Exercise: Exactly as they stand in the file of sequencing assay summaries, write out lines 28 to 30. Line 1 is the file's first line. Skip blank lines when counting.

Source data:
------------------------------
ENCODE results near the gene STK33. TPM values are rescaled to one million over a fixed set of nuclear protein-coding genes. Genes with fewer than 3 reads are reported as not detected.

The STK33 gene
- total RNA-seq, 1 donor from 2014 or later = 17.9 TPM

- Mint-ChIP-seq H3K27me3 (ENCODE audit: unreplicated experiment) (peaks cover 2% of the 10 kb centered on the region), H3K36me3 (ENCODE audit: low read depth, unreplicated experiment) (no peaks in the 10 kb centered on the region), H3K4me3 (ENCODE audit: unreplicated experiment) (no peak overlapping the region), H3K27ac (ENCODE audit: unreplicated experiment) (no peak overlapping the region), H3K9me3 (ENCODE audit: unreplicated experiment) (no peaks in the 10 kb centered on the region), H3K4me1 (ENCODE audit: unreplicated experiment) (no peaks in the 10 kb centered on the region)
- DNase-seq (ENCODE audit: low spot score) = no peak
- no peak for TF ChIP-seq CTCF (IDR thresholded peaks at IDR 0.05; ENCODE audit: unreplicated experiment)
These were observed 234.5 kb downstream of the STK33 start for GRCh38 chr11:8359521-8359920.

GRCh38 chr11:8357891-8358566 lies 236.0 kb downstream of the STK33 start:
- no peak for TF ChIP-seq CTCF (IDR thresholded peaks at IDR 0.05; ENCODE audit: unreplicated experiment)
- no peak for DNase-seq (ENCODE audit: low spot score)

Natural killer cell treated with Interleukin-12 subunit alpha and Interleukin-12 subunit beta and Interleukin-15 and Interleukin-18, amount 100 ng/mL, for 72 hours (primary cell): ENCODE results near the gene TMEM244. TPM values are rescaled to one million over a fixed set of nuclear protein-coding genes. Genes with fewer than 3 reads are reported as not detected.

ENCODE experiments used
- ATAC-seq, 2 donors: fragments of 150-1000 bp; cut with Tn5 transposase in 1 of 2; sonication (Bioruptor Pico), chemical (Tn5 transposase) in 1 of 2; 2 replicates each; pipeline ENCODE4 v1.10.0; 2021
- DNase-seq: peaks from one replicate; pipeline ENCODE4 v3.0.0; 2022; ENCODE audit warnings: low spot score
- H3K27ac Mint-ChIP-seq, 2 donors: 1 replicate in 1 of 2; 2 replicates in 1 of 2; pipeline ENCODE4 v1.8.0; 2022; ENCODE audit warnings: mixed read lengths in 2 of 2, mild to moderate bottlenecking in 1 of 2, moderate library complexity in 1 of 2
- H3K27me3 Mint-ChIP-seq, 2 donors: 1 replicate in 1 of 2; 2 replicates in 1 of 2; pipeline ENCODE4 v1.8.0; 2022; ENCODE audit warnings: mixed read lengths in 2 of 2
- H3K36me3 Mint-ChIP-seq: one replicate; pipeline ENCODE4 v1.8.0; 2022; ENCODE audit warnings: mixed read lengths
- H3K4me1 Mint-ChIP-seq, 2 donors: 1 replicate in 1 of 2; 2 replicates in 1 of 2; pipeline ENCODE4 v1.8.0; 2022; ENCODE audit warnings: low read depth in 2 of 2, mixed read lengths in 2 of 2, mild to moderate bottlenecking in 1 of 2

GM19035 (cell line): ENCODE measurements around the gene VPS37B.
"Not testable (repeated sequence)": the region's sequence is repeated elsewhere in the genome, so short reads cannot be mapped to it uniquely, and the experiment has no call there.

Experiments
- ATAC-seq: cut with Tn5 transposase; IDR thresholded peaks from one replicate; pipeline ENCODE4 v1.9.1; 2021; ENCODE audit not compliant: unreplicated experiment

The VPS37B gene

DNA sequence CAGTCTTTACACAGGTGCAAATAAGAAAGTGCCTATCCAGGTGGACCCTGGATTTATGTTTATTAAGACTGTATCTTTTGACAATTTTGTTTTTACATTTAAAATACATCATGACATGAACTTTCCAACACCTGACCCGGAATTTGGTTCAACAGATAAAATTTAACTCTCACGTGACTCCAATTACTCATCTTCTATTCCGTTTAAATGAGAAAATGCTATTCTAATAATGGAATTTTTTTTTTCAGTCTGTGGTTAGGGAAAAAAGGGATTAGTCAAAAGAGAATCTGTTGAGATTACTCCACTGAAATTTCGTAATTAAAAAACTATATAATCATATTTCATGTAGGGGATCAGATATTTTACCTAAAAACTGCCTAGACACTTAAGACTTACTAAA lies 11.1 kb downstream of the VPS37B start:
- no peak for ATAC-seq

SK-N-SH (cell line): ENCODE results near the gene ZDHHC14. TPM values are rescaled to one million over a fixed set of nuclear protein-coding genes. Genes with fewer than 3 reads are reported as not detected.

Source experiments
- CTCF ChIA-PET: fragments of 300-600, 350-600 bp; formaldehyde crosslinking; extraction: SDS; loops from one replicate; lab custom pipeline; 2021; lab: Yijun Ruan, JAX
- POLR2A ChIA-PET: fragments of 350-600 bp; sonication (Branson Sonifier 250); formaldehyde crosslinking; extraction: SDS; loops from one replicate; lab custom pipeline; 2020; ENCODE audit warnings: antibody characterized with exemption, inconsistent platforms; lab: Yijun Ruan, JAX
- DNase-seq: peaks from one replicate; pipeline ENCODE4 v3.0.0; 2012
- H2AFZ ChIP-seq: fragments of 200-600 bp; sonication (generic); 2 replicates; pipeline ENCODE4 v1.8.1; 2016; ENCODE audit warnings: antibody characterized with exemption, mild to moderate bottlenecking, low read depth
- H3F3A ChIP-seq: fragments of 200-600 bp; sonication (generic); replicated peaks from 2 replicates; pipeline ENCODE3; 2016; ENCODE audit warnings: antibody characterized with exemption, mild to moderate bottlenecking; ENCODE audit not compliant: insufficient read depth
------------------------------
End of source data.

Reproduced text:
- CTCF ChIA-PET: fragments of 300-600, 350-600 bp; formaldehyde crosslinking; extraction: SDS; loops from one replicate; lab custom pipeline; 2021; lab: Yijun Ruan, JAX
- POLR2A ChIA-PET: fragments of 350-600 bp; sonication (Branson Sonifier 250); formaldehyde crosslinking; extraction: SDS; loops from one replicate; lab custom pipeline; 2020; ENCODE audit warnings: antibody characterized with exemption, inconsistent platforms; lab: Yijun Ruan, JAX
- DNase-seq: peaks from one replicate; pipeline ENCODE4 v3.0.0; 2012